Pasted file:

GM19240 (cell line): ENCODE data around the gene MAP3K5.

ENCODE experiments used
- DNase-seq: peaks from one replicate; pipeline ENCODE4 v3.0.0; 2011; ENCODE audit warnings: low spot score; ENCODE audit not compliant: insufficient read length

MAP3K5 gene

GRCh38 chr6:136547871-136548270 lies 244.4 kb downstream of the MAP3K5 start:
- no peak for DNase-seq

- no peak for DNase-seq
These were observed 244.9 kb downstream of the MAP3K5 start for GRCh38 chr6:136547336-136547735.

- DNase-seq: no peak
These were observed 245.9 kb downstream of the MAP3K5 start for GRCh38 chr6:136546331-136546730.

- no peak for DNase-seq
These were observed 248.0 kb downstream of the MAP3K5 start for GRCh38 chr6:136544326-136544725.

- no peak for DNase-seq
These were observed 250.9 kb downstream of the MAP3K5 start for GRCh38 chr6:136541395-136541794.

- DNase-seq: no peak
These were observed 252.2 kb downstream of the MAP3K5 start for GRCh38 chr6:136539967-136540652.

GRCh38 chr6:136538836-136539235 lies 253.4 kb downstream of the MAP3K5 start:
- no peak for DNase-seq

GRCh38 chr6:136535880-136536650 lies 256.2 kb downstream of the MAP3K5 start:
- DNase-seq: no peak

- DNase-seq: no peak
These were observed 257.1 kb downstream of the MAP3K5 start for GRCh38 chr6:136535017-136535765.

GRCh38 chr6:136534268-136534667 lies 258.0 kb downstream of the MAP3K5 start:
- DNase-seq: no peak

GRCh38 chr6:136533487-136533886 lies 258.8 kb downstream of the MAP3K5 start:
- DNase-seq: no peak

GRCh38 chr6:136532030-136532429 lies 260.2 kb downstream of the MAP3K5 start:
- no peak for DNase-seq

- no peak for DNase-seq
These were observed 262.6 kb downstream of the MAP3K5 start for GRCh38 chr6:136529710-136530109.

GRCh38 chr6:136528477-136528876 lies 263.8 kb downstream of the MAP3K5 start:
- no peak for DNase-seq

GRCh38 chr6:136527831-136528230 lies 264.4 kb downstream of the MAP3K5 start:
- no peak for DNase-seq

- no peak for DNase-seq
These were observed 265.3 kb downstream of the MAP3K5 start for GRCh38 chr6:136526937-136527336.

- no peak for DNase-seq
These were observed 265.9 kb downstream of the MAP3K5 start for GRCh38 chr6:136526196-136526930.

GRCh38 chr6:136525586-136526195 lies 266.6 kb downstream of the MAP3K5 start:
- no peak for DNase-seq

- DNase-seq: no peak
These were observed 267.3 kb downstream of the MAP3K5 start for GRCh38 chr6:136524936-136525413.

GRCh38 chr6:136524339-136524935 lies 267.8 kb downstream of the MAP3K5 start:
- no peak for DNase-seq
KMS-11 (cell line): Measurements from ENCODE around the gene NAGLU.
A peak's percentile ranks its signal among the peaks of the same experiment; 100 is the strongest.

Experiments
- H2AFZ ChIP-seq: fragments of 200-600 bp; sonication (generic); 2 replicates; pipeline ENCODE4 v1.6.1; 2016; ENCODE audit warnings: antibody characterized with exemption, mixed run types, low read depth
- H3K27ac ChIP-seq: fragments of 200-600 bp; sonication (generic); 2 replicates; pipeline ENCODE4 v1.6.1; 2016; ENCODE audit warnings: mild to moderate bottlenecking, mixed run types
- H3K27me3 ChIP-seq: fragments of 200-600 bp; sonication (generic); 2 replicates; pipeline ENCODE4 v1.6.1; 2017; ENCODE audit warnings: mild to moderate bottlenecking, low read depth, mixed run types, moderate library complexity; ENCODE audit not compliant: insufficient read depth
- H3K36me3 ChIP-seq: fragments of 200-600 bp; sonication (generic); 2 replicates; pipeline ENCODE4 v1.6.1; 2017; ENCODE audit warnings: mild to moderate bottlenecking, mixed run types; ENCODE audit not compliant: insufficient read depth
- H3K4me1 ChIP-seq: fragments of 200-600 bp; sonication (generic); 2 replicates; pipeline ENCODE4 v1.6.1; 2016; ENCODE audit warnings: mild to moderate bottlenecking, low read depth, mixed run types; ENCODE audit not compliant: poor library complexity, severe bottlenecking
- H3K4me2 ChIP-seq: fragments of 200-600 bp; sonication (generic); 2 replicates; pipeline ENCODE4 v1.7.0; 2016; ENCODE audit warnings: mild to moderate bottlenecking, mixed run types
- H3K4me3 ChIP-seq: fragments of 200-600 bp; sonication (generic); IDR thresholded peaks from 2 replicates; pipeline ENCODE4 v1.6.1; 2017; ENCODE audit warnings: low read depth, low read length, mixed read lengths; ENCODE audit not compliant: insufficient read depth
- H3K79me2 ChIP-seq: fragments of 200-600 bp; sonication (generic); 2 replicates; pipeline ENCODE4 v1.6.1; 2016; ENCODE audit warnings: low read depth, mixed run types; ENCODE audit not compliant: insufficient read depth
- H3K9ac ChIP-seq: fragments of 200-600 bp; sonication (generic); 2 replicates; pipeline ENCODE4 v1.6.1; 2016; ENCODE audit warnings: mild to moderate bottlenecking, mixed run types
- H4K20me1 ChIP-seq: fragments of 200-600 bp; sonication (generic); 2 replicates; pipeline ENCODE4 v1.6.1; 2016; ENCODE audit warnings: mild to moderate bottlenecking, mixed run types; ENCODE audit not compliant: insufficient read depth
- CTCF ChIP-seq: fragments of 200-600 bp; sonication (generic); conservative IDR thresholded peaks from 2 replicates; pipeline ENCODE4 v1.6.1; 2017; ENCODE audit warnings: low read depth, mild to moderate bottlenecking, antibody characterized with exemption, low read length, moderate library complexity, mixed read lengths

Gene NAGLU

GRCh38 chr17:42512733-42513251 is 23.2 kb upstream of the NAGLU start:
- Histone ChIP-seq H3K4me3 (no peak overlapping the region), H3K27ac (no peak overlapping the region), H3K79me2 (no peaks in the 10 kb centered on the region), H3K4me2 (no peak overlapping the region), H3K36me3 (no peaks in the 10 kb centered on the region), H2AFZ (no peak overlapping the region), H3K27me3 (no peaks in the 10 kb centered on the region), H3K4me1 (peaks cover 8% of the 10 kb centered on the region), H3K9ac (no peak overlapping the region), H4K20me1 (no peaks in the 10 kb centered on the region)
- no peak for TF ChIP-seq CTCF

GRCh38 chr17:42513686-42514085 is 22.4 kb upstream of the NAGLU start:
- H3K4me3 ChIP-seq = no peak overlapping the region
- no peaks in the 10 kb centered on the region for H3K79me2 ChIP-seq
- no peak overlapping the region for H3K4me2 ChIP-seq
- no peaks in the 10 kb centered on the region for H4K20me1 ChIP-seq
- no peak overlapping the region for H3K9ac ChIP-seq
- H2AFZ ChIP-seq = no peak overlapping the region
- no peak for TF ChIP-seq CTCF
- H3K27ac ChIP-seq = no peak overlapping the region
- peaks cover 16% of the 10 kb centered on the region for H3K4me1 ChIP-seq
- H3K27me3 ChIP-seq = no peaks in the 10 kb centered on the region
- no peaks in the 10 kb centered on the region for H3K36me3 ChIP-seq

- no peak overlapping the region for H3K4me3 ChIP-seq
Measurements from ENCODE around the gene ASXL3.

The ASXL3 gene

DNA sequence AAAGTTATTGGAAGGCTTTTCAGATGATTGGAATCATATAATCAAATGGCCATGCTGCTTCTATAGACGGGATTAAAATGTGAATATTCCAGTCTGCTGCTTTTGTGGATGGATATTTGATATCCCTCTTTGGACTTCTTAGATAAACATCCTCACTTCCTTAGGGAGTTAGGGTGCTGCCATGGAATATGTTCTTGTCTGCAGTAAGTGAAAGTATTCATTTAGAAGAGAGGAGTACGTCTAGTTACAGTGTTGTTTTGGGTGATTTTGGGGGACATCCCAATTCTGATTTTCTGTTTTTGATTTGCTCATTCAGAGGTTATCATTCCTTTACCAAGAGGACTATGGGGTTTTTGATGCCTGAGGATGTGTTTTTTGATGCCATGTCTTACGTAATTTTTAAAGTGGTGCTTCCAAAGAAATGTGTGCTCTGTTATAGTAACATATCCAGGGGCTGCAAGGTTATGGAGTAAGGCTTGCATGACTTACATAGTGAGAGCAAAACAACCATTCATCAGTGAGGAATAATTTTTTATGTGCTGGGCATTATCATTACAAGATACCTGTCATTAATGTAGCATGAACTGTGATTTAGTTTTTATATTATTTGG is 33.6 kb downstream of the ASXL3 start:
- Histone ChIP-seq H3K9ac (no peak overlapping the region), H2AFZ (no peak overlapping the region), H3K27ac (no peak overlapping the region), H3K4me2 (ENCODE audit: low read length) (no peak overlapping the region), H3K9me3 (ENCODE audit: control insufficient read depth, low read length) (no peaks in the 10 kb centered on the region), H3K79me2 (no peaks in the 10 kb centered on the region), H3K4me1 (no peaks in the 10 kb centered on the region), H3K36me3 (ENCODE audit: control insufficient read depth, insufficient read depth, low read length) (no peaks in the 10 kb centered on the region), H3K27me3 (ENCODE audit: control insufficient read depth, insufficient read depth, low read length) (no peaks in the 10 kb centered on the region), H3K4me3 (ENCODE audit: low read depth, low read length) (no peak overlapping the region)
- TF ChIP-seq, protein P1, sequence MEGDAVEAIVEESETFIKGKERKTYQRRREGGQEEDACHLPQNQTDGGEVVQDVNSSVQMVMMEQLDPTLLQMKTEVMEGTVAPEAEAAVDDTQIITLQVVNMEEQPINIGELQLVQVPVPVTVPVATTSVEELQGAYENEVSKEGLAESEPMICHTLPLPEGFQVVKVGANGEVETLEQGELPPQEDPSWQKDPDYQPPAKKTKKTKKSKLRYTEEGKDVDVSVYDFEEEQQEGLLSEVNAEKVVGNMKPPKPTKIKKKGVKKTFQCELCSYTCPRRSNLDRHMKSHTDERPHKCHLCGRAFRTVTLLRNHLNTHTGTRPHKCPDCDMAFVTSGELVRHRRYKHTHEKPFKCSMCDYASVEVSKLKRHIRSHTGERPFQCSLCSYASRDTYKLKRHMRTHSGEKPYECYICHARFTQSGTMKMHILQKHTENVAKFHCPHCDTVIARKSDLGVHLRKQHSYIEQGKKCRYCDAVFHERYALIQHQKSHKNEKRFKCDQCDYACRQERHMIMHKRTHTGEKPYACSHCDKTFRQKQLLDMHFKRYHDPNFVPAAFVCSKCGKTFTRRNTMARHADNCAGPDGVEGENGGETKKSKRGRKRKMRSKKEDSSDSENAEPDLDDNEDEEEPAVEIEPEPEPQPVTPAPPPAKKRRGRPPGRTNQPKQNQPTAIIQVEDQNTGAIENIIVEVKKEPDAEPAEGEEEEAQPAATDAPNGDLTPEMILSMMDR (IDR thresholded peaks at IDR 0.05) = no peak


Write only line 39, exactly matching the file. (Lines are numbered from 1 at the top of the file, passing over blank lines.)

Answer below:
GRCh38 chr6:136525586-136526195 lies 266.6 kb downstream of the MAP3K5 start: